Robert Kiyosaki is the author of the bestselling personal finance book “Rich Dad Poor Dad.” Born and raised in Hawaii to a Japanese-American father, Kiyosaki draws on Asian philosophies about money management. Through parables and advice, his seminal book provides insights on accumulating wealth and achieving financial independence.
With his Japanese-American heritage, Robert Kiyosaki was influenced by Japanese and Asian perspectives on finances and business. Concepts like cash flow and entrepreneurship shaped his money management principles. Kiyosaki credits his Rich Dad’s lessons about money, informed by Japanese financial wisdom, for his success.
1. Pay Yourself First
Always pay yourself first by setting aside a portion of your income for investments and savings. Treat this as a required bill to build your financial security.
2. Think Like a Business Owner
Adopt an entrepreneurial mindset, even as an employee. Seek ways to improve systems and increase revenue rather than just doing your job.
3. Learn About Accounting
Knowing accounting helps you understand cash flow, which is more important than income. Use financial statements to make better money decisions.
4. Acquire Assets
Build wealth by acquiring income-generating assets like real estate, businesses, stocks. Avoid liabilities like credit cards which make you poorer.
5. Take Calculated Risks
Don’t be afraid to take smart risks. Failure is often essential for success. Minimize risk by learning from mentors with a track record.
6. Spend on Investments
Use money to buy assets and investments, not liabilities. Invest in yourself through courses, mentors, and opportunities.
7. Don’t Rely on Job Security
Jobs don’t provide long-term security. Build multiple income streams with passive income from assets.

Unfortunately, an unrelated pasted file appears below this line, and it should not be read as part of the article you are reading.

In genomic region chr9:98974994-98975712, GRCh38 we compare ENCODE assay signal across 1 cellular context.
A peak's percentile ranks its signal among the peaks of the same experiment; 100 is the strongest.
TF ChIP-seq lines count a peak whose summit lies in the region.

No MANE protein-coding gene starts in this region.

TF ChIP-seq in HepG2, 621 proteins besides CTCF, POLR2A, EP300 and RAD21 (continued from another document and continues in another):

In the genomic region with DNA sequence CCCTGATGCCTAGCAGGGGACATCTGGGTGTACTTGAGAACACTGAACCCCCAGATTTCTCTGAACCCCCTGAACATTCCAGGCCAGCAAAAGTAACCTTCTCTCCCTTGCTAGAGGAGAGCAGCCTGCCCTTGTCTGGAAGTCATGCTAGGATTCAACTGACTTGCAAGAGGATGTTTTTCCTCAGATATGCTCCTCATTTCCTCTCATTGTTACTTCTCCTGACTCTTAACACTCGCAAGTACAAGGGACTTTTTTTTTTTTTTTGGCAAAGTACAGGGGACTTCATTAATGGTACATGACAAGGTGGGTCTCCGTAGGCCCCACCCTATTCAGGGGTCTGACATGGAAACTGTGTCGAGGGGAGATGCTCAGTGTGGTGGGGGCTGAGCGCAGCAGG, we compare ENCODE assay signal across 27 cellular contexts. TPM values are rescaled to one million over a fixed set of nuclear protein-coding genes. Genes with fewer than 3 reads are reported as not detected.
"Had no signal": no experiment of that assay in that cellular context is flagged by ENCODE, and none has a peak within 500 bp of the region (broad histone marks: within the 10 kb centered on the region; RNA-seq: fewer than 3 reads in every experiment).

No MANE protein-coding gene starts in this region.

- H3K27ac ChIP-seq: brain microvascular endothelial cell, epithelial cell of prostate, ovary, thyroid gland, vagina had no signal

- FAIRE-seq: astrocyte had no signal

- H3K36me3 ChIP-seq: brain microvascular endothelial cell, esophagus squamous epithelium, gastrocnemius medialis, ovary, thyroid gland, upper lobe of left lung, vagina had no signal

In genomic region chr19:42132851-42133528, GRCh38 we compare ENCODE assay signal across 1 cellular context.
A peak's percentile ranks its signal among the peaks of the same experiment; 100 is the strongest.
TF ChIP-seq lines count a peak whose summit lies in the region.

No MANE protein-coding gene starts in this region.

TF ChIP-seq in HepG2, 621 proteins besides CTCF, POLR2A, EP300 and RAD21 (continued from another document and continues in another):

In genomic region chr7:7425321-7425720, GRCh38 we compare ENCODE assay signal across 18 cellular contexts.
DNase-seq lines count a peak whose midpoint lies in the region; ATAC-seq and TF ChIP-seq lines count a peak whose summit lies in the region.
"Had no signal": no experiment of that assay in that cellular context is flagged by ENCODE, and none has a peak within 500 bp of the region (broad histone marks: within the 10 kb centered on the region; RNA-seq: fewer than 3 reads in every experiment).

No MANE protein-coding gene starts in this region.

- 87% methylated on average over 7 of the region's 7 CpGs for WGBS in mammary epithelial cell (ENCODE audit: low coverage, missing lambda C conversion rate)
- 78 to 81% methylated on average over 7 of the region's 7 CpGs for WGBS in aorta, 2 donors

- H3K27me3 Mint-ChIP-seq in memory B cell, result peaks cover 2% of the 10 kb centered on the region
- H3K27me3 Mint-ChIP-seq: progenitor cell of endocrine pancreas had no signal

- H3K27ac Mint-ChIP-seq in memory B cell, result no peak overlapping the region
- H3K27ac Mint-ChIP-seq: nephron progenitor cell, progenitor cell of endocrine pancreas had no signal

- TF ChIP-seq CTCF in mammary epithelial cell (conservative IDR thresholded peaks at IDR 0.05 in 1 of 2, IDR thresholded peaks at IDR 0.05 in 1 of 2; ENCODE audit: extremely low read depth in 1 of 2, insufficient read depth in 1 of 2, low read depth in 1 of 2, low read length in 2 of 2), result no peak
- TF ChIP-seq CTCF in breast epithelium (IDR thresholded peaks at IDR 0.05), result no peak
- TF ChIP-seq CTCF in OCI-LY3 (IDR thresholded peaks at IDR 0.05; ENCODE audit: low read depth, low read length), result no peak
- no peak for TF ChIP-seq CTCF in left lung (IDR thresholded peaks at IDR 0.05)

8. Retire from a Job, Not Work
Love what you do for work. When you “retire,” switch to work you enjoy vs. not working. Retire from a job, not work.
9. Overcome Fear
Fear of losing money prevents wealth-building. Manage risk intelligently but don’t let fear stop you from investing.
10. Choose Mentors Wisely
Seek mentors who are where you want to be financially. Model those who have what you want, not just who talk about it.
11. Make Your Money Work
Don’t work for money – make money work for you through assets that provide passive, residual income. Work on things that grow your money.
12. Continuous Learning
Financial intelligence requires lifelong learning. Read, self-educate, and improve yourself continuously to increase your money aptitude.
13. Own Your Investments
Strive to own the bulk of your investments rather than borrowing to finance them. This increases cash flow and returns.
14. Save Then Invest
First build savings as your safety net. Then invest your savings into assets. Don’t tap savings to invest – invest surplus.
15. Avoid Get Rich Quick Schemes
Wealth takes time and discipline. Avoid gambling through get-rich-quick schemes. Slow and steady investing over decades wins the race.
16. Follow Your Passion
Pursue work you feel passionate about. Loving what you do will make you better, wealthier, and happier in the long run.
17. Don’t Retire, Change
Rather than ceasing work completely in retirement, change and adjust your work-life balance and purpose. Stay active.
18. Continue Learning After Retiring
Learning is a lifelong activity. After retiring from your job, dedicate time to learning new skills and topics of interest.
19. Use Money to Make a Difference
Wealth allows you to contribute to causes and make a difference. Earn with purpose, create value, and use money to change the world.
20. Give Back
Be generous with both your money and time. Contribute to charitable causes and share your wealth, knowledge, and abilities with others.